Other disorders to be considered are scarlet fever Scarlet fever Streptococci are gram-positive aerobic organisms that cause many disorders, including pharyngitis, pneumonia, wound and skin infections, sepsis, and endocarditis. Symptoms vary with the organ... read more Scarlet fever , Reye syndrome Reye Syndrome Reye syndrome is a rare form of acute encephalopathy and fatty infiltration of the liver that occurs almost exclusively in children The cause of Reye syndrome is unknown, but many cases seem... read more , staphylococcal scalded skin syndrome Staphylococcal Scalded Skin Syndrome Staphylococcal scalded skin syndrome is an acute epidermolysis caused by a staphylococcal toxin. Infants and children are most susceptible. Symptoms are widespread bullae with epidermal sloughing... read more Staphylococcal Scalded Skin Syndrome , meningococcemia Meningococcal Diseases Meningococci (Neisseria meningitidis) are gram-negative diplococci that cause meningitis and meningococcemia. Symptoms, usually severe, include headache, nausea, vomiting, photophobia... read more Meningococcal Diseases , Rocky Mountain spotted fever Rocky Mountain Spotted Fever (RMSF) Rocky Mountain spotted fever (RMSF) is caused by Rickettsia rickettsii and transmitted by ixodid ticks. Symptoms are high fever, severe headache, and rash. (See also Overview of Rickettsial... read more Rocky Mountain Spotted Fever (RMSF) , leptospirosis Leptospirosis Leptospirosis is an infection caused by one of several pathogenic serotypes of the spirochete Leptospira. Symptoms are biphasic. Both phases involve acute febrile episodes; the second... read more , and viral exanthematous diseases Exanthematous infections Categorizing viral infections by the organ system most commonly affected (eg, lungs, gastrointestinal tract, skin, liver, central nervous system, mucous membranes) can be clinically useful,... read more . These disorders are ruled out by specific clinical differences, cultures, and serologic tests.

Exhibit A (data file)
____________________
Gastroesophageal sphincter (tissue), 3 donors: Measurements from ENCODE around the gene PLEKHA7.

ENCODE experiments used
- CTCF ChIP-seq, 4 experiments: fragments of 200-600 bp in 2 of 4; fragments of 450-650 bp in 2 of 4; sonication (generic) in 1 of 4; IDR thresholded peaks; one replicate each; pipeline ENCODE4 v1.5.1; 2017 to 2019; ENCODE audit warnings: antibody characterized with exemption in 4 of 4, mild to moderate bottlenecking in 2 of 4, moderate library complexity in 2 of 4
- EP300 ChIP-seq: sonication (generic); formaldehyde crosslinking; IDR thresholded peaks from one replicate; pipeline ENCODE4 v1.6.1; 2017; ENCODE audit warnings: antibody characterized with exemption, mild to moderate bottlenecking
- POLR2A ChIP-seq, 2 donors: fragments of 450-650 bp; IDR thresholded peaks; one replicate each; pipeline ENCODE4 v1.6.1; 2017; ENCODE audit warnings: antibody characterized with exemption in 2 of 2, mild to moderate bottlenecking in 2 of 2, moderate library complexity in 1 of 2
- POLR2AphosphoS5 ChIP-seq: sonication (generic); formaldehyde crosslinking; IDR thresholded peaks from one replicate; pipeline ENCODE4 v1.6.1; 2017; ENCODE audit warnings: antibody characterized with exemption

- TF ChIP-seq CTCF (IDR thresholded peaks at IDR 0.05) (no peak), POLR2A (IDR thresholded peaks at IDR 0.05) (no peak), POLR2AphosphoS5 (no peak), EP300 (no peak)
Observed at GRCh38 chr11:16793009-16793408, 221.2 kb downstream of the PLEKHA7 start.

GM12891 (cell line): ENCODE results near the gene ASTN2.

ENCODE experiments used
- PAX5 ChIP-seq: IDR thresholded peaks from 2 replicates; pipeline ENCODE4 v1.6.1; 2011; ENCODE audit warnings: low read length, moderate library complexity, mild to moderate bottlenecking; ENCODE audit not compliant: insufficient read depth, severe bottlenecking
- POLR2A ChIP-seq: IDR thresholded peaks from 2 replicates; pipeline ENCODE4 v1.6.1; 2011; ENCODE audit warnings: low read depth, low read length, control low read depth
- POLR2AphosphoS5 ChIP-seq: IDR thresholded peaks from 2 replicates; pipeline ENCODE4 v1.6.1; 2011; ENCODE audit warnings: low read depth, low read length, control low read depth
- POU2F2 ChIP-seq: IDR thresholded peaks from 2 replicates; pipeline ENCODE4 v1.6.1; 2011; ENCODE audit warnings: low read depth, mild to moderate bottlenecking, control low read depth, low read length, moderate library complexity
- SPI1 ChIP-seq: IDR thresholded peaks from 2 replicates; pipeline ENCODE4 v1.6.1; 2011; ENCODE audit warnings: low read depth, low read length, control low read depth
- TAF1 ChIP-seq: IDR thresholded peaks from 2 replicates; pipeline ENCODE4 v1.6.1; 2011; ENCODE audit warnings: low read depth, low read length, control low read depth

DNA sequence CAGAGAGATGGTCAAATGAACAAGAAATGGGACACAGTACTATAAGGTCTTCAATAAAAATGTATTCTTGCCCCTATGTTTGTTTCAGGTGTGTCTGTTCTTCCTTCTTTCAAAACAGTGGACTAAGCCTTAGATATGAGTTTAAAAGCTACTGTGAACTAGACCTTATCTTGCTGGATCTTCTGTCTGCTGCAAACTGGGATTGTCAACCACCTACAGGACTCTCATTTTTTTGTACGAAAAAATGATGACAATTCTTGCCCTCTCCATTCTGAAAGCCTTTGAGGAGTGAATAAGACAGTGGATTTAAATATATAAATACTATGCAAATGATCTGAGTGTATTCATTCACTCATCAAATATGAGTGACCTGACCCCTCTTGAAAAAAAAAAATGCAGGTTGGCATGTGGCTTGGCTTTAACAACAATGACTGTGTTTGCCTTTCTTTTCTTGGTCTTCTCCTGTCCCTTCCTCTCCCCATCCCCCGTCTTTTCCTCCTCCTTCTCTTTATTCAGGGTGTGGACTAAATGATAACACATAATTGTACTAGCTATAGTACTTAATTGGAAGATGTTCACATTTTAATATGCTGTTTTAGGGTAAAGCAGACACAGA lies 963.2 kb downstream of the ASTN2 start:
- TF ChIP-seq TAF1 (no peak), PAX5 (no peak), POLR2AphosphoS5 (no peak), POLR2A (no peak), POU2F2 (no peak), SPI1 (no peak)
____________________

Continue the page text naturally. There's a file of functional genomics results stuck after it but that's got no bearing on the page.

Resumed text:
Treatment of Toxic Shock Syndrome